Anode plate 10 comprises a transparent, electrically conductive film 28 deposited on a transparent planar support 26, which is positioned facing gate electrode 22 and parallel thereto, the conductive film 28 being deposited on the surface of support 26 directly facing gate electrode 22. Conductive film 28 may be in the form of a continuous layer across the surface of support 26; alternatively, it may be in the form of electrically isolated stripes comprising three series of parallel conductive bands across the surface of support 26, as taught in U.S. Pat. No. 5,225,820, to Clerc. By way of example, a suitable material for use as conductive film 28 may be indium-tin-oxide (ITO), which is optically transparent and electrically conductive. Anode plate 10 also comprises a cathodoluminescent phosphor coating 24, deposited over conductive film 28 so as to be directly facing and immediately adjacent gate electrode 22. In the Clerc patent, the conductive bands of each series are covered with a particulate phosphor coating which luminesces in one of the three primary colors, red, blue and green.
Selected groupings of microtip emitters 14 of the above-described structure are energized by applying a negative potential to layer 16, functioning as the cathode electrode, relative to the gate electrode 22, via voltage supply 30, thereby inducing an electric field which draws electrons from the apexes of microtips 14. The freed electrons are accelerated toward the anode plate 10 which is positively biased by the application of a substantially larger positive voltage from voltage supply 32 coupled between the gate electrode 22 and conductive film 28 functioning as the anode electrode. Energy from the electrons attracted to the anode conductive film 28 is transferred to particles of the phosphor coating 24, resulting in luminescence. The electron charge is transferred from phosphor coating 24 to conductive film 28, completing the electrical circuit to voltage supply 32.
The Meyer ('780) patent discloses a microtip emissive cathode electron source wherein the cathode and/or gate conductors are formed in a mesh structure, and the microtip emitters are arranged in an array within the mesh spacings. In this disclosure, the individual cathodes and/or gates of the matrix emitters are coupled to their respective conductors by an electrically resistive layer. A top view of an illustrative matrix of emitters is shown in FIG. 2, wherein five-by-five arrays of emitters 40 are arranged within the spacings formed by a mesh of electrically conductive material 42, comprising the cathode conductor. The spacings between conductive mesh 42 are filled with an electrically resistive material 44, which provides a resistive path between the microtip emitters 40 and conductive mesh 42. The top layer 46 of the structure depicted in FIG. 2 is the control or gate electrode, which, in this embodiment, is a continuous conductive sheet perforated at each emitter location 40.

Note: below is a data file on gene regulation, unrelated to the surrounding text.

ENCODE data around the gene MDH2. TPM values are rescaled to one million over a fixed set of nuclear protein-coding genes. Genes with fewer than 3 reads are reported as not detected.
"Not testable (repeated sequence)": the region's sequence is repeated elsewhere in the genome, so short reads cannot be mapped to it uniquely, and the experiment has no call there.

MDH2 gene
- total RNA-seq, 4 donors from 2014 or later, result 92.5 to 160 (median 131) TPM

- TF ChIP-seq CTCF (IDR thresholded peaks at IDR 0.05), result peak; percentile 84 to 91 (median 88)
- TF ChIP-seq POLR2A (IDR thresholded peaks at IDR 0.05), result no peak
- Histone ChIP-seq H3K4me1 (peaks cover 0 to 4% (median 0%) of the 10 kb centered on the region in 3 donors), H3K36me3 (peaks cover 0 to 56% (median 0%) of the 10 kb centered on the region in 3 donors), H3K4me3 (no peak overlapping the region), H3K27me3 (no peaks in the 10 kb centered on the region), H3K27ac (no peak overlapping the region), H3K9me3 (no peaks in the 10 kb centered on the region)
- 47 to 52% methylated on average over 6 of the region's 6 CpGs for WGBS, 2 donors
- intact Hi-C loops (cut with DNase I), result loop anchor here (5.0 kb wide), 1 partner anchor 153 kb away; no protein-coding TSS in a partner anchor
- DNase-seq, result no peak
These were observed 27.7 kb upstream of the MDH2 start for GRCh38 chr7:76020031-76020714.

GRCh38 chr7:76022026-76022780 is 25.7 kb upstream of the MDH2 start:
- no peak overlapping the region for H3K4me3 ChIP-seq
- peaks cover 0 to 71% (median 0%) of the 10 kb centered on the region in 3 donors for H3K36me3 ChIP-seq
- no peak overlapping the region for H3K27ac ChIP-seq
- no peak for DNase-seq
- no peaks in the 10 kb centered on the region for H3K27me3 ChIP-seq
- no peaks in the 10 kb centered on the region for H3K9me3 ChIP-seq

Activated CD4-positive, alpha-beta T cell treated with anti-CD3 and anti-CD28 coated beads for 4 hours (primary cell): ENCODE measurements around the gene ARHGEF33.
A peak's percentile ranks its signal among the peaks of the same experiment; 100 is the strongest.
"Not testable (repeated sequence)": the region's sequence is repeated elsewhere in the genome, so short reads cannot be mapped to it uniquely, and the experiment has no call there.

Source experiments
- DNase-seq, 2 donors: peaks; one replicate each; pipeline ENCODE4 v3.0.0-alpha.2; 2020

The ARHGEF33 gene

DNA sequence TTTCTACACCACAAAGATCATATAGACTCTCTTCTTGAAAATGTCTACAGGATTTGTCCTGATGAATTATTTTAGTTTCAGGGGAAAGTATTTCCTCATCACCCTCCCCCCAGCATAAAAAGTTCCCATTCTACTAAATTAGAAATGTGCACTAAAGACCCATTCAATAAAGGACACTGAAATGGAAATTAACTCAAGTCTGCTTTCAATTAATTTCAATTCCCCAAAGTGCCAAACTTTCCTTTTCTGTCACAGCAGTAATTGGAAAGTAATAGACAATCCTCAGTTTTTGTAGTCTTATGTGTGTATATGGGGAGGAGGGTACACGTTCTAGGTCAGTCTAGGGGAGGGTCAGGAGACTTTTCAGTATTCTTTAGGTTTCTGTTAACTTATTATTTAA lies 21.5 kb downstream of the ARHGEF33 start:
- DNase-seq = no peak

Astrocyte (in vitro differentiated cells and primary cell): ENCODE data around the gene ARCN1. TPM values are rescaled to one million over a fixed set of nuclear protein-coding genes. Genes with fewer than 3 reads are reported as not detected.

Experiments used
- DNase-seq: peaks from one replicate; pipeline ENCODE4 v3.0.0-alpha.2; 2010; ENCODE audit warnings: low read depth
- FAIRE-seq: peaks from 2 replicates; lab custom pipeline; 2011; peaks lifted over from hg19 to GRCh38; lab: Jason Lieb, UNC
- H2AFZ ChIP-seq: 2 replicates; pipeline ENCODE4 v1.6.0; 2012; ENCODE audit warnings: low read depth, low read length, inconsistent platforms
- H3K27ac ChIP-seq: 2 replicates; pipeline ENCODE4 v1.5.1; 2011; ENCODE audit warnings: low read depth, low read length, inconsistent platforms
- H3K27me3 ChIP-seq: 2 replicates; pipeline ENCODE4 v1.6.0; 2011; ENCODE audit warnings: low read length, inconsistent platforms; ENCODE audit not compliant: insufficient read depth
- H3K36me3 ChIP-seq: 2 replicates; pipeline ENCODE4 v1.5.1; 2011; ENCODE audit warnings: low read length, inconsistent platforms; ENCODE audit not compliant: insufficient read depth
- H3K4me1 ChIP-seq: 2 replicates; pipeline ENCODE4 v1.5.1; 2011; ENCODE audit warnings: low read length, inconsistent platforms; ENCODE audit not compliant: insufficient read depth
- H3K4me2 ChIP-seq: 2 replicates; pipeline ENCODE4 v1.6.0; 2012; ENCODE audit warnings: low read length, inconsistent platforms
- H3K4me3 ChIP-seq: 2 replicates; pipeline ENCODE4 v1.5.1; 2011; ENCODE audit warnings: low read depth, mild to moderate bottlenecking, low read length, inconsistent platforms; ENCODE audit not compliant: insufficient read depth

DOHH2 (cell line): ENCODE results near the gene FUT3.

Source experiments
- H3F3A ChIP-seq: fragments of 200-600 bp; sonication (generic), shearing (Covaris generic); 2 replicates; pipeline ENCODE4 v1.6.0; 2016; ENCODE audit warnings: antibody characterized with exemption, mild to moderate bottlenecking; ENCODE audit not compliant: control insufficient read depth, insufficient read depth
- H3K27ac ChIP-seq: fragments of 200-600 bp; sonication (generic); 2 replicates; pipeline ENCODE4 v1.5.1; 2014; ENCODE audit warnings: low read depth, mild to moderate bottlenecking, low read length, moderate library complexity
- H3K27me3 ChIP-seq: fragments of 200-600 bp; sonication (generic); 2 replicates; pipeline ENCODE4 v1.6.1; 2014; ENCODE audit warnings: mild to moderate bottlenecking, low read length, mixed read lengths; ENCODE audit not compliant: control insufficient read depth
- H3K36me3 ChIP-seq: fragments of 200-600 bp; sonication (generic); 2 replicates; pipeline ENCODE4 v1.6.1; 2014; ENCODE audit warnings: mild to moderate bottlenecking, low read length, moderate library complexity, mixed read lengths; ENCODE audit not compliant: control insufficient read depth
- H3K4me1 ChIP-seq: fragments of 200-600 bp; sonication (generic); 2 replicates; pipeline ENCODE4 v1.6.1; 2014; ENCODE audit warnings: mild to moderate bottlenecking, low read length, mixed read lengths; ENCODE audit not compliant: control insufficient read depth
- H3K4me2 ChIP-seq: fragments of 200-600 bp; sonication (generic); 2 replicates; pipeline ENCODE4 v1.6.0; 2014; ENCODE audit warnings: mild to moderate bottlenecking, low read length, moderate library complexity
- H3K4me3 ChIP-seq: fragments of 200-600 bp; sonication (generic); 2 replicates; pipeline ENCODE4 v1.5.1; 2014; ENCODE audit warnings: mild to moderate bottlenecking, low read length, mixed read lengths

Referring once again to the illustration of FIG. 1, the Borel et al. ('161) patent discloses an etching process for forming the holes 34 in the gate electrode material coating 22 and the insulating layer 20. In this example, the conductive gate electrode material coating 22 is made of niobium and is 0.4 micron in thickness. Also, in this example, insulating layer 20 is made of silicon dioxide and is 1.0 micron in thickness. The described process includes a reactive ionic etching of conductive coating 22 and insulating layer 20 using a sulfur hexafluoride (SF6)plasma to form holes 34. The insulating layer 20 is then undercut by chemical etching, e.g., by immersing the structure in a hexafluoric acid and ammonium fluoride etching solution. The microtip emitters 14 are formed by first depositing a nickel coating by vacuum evaporation at a glancing angle with respect to the surface of the structure, thus ensuring that the holes 34 do not become blocked, while assuring complete coverage of the niobium hole edges. This is followed by the deposition of a molybdenum coating on the complete structure at a normal to slight angle incidence, thereby forming the cone-shaped emitters 14 within holes 34. The nickel coating is then selectively dissolved by an electrochemical process so as to expose the perforated conductive coating 22 and bring about the appearance of the electron emitting microtips 14.
The Borel et al. ('161) patent specifies that holes 34 made in the conductive coating 22 must have a diameter of 1.3±0.1 microns. The diameter of hole 34 through conductive coating 22 affects the form of the microtip 14 formed therein. Since the form of microtip 14, along with the size of hole 34, determines its emission characteristics, the diameter of hole 34 through conductive coating 22 is therefore referred to as the critical dimension. The criticality of this dimension and its accompanying limitation may be understood from FIG. 3, which provides an illustrative plot of tip emission intensity over a range of emitter hole sizes. This plot illustrates that emitters which are formed in holes having diameters which are between 1.15 and 1.45 microns may be active, and that there will no be emission from microtip emitters which are formed in holes which are greater than 1.45 microns or which are less than 1.15 microns.